If you try to look at this in those terms, you could say that there is another difference, which I find very important, intriguing, and complex. It is that in the world in which we live the number of people belonging to a monotheistic faith is going to be reduced. The number of people belonging to a polytheistic vision of the world is increasing demographically. The three religions of the Book are going to become the minority in the world in which we are going to live. What is going to be the impact of that? I do not know.

But what I am clearly saying in my book—and that's the answer to your second question— is that I am not a Marxist, I am just the opposite of a Marxist. A Marxist would say, "It's the economy, stupid." I'm saying the reverse, "It's the emotions, stupid," and within the emotions there is of course that religious dimension.

It's the issue of transcendence. There is more to life than life itself. You can call it God. I call it God, but this is my personal approach to it.

QUESTION: In the 20th century there certainly was no more bitter animosity than between the French and the Germans. Looking to solutions to the future, is that a model, economic interdependent model, for putting band-aids on some of the animosities looking forward?

DOMINIQUE MOISI: That's a very good question. We have been asked by Japanese to create a Franco-German seminar on reconciliation for Asia, to bring Frenchmen and Germans who went through the reconciliation process to Asia to teach them how it worked.

Why did it work? Well, it worked because the Germans recognized fully their guilt. They had the Christian sense of repentance. They did wrong and they asked for forgiveness. The Germans, beyond that, were led by democratic leaders. In fact, reconciliation was much more strong in the west than in the eastern part of Germany.

So repentance, democracy. Germany was successful, economic progress. They could show to their citizens that recognizing their guilt had been the key to their Renaissance as a country.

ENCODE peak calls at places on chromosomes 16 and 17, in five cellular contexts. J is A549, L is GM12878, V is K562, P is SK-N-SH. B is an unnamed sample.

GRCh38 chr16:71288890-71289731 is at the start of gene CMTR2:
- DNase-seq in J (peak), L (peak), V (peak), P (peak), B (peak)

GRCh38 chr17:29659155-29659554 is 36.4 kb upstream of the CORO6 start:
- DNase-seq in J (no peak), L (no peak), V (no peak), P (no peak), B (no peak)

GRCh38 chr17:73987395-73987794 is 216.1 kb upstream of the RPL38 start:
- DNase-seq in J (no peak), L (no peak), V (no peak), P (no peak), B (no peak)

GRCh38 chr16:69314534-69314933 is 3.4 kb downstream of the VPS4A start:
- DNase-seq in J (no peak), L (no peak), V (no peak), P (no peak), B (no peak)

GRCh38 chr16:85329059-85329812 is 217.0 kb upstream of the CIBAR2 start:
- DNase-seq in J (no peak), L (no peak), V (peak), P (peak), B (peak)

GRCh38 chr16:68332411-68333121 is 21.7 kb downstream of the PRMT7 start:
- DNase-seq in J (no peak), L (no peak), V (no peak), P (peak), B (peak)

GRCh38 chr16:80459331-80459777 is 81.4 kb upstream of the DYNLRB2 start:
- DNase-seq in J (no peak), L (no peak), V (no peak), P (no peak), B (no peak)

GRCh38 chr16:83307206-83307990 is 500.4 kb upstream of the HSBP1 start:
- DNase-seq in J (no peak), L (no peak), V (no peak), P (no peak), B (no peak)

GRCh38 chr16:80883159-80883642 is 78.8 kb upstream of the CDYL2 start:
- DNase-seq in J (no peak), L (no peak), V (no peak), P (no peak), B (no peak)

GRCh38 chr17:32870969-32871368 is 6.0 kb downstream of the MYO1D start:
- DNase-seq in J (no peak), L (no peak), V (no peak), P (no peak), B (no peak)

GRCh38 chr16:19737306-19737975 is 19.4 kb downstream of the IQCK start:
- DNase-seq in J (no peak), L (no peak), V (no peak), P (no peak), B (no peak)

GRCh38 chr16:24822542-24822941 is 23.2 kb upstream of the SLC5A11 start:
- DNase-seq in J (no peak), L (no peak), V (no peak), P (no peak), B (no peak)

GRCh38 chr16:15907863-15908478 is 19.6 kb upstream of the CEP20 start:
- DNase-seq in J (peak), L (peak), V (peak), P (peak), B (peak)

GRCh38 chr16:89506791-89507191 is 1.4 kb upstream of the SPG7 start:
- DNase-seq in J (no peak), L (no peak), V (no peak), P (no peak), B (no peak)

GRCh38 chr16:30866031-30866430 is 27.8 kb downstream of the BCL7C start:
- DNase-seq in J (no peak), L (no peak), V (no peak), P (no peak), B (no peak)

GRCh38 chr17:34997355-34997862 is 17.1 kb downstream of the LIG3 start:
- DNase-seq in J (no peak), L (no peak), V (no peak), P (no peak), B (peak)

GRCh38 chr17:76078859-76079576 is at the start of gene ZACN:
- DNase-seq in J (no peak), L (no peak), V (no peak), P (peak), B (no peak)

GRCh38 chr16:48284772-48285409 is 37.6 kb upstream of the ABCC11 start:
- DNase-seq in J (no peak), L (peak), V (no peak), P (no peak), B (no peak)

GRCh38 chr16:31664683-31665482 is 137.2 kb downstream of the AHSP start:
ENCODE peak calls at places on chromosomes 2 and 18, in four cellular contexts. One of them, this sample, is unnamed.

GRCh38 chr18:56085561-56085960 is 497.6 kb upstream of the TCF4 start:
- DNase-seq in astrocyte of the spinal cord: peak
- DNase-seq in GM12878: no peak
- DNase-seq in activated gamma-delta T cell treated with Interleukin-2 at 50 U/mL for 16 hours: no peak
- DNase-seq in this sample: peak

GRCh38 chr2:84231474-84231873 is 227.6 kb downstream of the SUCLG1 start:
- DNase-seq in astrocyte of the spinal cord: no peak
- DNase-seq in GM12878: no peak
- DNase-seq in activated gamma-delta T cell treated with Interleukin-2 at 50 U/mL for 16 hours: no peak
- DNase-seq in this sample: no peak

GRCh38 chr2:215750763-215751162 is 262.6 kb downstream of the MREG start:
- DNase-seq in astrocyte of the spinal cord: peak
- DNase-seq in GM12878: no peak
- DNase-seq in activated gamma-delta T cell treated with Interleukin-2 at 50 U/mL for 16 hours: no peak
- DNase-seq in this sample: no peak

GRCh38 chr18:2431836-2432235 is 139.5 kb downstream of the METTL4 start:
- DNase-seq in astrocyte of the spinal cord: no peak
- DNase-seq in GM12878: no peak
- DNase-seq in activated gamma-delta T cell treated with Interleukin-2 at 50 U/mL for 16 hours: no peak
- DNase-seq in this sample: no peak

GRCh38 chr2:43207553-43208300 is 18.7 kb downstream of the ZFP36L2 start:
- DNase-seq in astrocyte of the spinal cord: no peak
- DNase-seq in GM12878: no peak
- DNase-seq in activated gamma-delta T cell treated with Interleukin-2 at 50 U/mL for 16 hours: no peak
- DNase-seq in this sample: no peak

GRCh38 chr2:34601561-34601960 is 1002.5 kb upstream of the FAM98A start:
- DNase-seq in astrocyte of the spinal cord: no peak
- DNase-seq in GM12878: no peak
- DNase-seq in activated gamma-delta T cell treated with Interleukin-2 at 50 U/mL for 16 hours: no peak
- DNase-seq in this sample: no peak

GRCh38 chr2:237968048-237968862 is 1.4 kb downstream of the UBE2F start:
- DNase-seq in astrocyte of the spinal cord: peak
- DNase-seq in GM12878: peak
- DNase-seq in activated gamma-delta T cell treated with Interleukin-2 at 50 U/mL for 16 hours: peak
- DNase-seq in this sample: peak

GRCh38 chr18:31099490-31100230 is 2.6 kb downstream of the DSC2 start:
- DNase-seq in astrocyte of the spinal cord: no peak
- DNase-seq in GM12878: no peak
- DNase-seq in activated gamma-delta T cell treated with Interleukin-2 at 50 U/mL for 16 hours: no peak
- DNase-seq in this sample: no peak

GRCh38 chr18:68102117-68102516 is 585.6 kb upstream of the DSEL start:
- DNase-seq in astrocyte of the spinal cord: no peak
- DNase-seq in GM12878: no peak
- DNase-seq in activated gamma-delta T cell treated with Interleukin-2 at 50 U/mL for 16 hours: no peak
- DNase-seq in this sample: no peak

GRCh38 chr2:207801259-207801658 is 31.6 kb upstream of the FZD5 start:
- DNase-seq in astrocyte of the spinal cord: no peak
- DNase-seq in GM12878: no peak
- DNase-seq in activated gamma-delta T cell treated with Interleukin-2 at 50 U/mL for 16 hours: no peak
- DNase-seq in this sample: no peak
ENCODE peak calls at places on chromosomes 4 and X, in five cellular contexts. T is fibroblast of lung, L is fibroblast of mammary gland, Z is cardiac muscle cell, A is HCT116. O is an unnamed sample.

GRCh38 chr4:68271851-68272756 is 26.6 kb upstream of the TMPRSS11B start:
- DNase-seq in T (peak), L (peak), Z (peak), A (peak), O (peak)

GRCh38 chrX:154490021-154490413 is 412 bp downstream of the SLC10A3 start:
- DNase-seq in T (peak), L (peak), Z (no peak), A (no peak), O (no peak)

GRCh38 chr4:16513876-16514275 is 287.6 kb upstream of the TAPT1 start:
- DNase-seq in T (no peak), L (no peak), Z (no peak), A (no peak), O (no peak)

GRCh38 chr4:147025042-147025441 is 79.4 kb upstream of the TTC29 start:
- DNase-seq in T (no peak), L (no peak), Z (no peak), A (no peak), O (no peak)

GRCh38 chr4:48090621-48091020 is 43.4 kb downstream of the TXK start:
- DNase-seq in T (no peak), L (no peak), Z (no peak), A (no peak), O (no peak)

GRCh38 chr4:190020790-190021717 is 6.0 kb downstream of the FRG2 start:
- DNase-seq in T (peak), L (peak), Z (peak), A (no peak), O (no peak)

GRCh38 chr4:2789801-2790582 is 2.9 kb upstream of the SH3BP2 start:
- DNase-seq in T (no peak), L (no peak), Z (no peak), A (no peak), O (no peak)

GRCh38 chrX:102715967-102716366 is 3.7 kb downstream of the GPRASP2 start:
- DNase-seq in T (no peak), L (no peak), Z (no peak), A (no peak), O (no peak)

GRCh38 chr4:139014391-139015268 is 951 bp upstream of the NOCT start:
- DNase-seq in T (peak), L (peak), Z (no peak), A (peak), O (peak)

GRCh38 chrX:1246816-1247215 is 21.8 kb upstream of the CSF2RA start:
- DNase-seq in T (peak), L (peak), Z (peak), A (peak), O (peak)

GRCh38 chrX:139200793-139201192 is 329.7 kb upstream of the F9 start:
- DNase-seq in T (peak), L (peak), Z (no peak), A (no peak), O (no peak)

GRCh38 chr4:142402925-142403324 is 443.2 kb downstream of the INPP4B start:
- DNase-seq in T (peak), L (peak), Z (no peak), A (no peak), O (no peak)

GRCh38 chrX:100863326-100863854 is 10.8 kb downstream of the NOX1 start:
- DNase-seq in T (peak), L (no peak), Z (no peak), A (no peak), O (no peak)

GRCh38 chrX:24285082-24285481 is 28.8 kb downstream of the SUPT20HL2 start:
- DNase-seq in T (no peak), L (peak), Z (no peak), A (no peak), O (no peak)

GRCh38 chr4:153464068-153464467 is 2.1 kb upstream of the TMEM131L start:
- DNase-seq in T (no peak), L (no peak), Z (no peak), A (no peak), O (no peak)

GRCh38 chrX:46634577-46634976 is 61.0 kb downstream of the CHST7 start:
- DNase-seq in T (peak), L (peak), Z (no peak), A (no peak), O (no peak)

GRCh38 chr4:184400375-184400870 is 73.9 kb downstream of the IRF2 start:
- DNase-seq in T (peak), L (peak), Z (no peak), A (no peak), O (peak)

And there was between France and Germany a sense of balance. The two countries were on par—great, old, proud civilizations. There was a common enemy, the Soviet Union; a common project, the European Union; a common ghost, the hatred that led to the suicide of the countries, which you could still see in the ruins of Europe. So there was a unique combination of men and events.

But there were also recipes, very practical recipes: Education of children—young Germans would come to France; young Frenchmen would go to Germany.

Reconciliation was in fact—is in fact, I would say—the primary message of Europe to the world: "This is what we have succeeded to do." This is what neither the Middle East nor Asia, nor even some parts of Latin America, have managed to do. This is a great message to the world: reconciliation.

But reconciliation goes through so many conditions that it cannot be repeated easily. You cannot duplicate reconciliation if there is ignorance and suspicion of the other.

In a way, the key message is that tolerance grows through knowledge. In order to go towards the other you must have an element of self-confidence, you must know who you are, and because you know who you are, you are willing to go towards the other. That is the key. I mean confidence starts with self-confidence.

The Japanese have never been self-confident enough to say to their neighbors, "We are sorry." The Israelis have never been self-confident enough, and you can understand why, looking at the demography, at the geography. They need an extra dose of confidence. Who can give them that? It is extremely difficult to know.

JOANNE MYERS: I thank you for a really exciting morning.

I just want to remind everyone that as awesome as Professor Moisi is you will find the written word just as special. Thank you.

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Senior Fellow Anja Kaspersen speaks with Elisabet Haugsbø, president of tech union Tekna, about her engineering journey, resiliency in the AI era, and much more.